And this isn’t directly observable or measurable, even for reinsurers. People will conceal this kind of T&C deterioration and, because of its lag, the villains have good reason to believe they will get away with it in advance. And for good reason: everyone else in history has.

I’m still ruminating on my critique of S&S’s compelling but (I believe) flawed theory of supply and demand in the insurance market.

Build vs. Buy

Celent is releasing a report soon on build vs buy. I find this debate frustrating because I feel like it isn’t a difficult decision.

Insurance companies are made of three things: money, a processing system and an underwriting system. Money is money and at current regulatory margins I don’t believe there is an advantage to be gained for insurers having more or less of it. Underwriting systems exist to sniff out moral hazard so humans have to handle those (committees, referral, etc).

100 years ago, the processing was done by humans, too. Today, you choose between build or buy.

If you find yourself among the small minority of (re)insurers that write volatile, hard-to-price insurance, you don’t really need a rock-solid processing system. You probably write big deals and work more like a hedge fund than a retail bank. You can buy.

As for the rest: if you don’t build, the risks are simple and the money isn’t yours, your job is to provide a commodity on the cheap. If you aren’t building your own system, what on EARTH do you get paid to do?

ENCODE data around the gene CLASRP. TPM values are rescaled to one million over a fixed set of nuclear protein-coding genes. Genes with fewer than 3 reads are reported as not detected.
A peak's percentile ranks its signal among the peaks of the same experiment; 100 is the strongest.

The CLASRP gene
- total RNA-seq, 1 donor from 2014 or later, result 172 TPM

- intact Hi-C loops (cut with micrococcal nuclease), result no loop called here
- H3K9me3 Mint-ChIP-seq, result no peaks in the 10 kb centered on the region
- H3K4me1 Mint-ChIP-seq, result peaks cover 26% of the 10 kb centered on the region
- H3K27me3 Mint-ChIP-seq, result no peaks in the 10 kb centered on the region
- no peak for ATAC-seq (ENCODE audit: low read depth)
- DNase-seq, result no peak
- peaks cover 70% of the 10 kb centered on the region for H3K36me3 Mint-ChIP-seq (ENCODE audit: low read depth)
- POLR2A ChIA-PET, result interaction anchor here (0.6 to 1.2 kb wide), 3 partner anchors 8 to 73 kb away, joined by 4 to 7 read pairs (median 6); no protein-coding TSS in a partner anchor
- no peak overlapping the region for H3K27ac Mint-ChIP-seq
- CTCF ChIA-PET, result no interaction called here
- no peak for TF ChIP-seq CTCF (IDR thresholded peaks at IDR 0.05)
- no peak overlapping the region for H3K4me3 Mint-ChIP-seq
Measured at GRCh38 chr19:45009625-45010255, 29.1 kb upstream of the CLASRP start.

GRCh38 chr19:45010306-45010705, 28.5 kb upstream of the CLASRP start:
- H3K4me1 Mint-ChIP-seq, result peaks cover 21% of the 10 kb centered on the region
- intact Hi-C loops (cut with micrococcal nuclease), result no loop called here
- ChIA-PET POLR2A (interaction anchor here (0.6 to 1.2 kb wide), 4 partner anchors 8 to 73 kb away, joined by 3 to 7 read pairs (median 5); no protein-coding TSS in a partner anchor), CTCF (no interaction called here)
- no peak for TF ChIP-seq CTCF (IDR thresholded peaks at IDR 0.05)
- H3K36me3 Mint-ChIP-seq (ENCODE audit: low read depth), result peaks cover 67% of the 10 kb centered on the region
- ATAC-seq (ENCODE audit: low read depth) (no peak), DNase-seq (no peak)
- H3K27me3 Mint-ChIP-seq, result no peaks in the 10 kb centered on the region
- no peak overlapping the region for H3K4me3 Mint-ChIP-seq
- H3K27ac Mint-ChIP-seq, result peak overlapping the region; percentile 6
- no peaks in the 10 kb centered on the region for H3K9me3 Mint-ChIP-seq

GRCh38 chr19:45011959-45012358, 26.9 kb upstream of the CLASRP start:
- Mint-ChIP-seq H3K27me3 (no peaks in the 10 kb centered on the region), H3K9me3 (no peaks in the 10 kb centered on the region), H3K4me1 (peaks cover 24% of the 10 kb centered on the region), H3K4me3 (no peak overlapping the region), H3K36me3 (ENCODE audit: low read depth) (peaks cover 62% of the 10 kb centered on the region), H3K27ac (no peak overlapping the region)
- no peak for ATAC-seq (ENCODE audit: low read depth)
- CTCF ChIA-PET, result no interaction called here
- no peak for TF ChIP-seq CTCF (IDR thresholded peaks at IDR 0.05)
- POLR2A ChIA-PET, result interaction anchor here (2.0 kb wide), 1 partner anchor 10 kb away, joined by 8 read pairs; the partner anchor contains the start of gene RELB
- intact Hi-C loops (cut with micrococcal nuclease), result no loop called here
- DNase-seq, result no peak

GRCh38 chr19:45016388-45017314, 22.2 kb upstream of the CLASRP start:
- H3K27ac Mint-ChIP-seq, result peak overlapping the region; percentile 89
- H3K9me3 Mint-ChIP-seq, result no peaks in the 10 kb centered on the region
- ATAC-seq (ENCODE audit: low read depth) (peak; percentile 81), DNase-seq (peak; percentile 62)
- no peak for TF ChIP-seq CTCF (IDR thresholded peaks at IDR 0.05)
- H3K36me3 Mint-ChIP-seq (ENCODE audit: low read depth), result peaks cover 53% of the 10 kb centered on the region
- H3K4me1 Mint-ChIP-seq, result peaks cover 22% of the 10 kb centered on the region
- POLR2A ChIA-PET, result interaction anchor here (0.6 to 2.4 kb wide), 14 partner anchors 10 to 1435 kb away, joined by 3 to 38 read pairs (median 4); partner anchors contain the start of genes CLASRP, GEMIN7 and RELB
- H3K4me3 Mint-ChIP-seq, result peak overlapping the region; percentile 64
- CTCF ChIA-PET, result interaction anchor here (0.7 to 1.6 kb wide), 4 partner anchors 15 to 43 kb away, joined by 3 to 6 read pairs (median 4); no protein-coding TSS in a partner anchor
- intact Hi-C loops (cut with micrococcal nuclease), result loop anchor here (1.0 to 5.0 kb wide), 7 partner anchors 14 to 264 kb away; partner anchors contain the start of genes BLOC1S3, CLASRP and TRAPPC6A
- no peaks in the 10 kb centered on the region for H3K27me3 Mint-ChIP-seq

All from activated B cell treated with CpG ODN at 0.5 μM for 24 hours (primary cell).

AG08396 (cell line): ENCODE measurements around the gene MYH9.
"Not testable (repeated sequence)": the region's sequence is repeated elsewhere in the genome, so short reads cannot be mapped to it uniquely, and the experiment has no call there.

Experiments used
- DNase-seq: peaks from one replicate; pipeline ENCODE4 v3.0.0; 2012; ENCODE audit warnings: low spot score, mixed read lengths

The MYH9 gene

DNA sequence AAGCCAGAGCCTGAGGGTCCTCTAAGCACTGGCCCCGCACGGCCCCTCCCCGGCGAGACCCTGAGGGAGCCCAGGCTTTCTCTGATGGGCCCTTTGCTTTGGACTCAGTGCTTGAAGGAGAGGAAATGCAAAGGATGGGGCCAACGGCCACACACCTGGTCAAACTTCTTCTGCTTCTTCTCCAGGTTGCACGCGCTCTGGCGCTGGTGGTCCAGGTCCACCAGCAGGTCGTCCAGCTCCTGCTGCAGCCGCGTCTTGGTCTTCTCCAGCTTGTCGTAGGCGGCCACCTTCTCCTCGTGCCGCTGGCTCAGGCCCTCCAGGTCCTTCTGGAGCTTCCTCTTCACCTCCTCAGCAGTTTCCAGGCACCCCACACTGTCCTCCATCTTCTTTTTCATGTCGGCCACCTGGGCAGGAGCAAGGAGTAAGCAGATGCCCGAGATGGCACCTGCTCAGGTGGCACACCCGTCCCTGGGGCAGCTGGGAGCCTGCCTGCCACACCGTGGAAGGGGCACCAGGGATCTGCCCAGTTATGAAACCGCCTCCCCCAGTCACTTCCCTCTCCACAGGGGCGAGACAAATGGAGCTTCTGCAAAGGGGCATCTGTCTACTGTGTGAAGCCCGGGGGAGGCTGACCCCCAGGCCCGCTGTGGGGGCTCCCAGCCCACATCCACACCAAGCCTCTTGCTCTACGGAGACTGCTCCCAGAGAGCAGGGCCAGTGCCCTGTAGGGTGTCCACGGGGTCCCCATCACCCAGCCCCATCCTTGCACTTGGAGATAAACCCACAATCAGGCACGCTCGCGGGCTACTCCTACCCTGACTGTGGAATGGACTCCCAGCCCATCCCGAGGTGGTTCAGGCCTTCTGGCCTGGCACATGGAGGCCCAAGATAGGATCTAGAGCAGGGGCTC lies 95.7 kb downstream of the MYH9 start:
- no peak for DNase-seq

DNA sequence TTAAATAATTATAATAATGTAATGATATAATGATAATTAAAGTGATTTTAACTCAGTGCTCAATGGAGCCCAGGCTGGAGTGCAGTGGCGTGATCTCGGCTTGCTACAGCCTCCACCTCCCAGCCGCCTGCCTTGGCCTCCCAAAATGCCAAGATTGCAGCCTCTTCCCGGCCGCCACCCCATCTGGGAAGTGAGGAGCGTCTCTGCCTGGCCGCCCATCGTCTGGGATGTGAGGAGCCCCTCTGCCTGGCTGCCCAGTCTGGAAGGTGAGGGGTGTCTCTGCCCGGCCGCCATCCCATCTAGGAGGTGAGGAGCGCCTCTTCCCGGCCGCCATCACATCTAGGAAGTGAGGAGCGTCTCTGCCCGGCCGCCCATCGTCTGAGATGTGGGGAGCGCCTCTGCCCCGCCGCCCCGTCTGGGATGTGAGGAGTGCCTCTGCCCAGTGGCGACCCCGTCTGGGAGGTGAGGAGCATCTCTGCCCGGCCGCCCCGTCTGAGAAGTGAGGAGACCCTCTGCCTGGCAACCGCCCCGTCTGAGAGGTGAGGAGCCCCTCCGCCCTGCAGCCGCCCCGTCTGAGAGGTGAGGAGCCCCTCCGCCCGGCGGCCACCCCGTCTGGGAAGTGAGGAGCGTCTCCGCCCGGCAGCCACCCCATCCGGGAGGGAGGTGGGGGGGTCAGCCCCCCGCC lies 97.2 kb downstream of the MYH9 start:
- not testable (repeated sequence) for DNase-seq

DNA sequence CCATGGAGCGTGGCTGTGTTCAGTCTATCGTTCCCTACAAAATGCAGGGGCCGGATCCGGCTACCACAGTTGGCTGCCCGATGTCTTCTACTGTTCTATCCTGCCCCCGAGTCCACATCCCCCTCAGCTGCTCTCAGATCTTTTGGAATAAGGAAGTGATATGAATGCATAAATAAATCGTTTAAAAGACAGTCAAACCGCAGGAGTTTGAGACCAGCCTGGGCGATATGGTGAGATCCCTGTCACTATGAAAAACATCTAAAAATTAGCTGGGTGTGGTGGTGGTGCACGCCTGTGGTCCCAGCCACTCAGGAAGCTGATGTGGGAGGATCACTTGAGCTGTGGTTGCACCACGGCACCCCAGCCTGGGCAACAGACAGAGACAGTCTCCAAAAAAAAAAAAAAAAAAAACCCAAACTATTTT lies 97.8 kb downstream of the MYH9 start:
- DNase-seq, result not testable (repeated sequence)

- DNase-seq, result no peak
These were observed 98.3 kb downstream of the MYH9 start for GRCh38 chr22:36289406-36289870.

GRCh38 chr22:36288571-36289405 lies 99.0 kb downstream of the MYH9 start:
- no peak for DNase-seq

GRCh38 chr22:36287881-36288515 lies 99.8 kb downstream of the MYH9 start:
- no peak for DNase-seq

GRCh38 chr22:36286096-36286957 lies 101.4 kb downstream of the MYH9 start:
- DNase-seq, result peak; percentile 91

Over time technology improves, making new systems better regardless of whether you build or buy. This will, however, rarely (never?) affect whether a company chooses picking clients or shaving margins as its business model.

Third Point, LLC Destroys $100m

Sorry about the big quote, but I need to set the stage here:

Daniel Loeb, the founder of Third Point LLC, started a reinsurance company that can invest in his $8 billion hedge fund, joining rival David Einhorn in seeking more permanent capital.

Third Point Re, which is based in Bermuda, hired John Berger as chief investment officer and has about $500 million in capital, according to two investors familiar with the plan. New York-based Third Point wants to raise $250 million to $500 million more and plans to eventually sell shares of the reinsurer to the public, said the investors, who asked not to be identified because the firm is private.

Here’s more.

First, let’s clear one thing up: the insurance market is soft because there’s too much capacity. Reinsurers are running break-even and, to the extent that there is any price increases in catastrophe-driven lines, it’s in tiny little corners of the market (New Zealand EQ, Japan EQ and other non-US, non-EU catastrophe zones).

And these price increases don’t matter globally because they are being completely captured by incumbent players. Until a company or two dies by the sword and the market reprices the business that killed them (ie policies with lots of claims and fat renewals), nobody is getting rich.

So the market would instantly value a startup at 80% of book. In this case that destroys 100m. Why does Third Point want to lean into these headwinds?

Well, he wants to create a little walled garden where he can play by himself: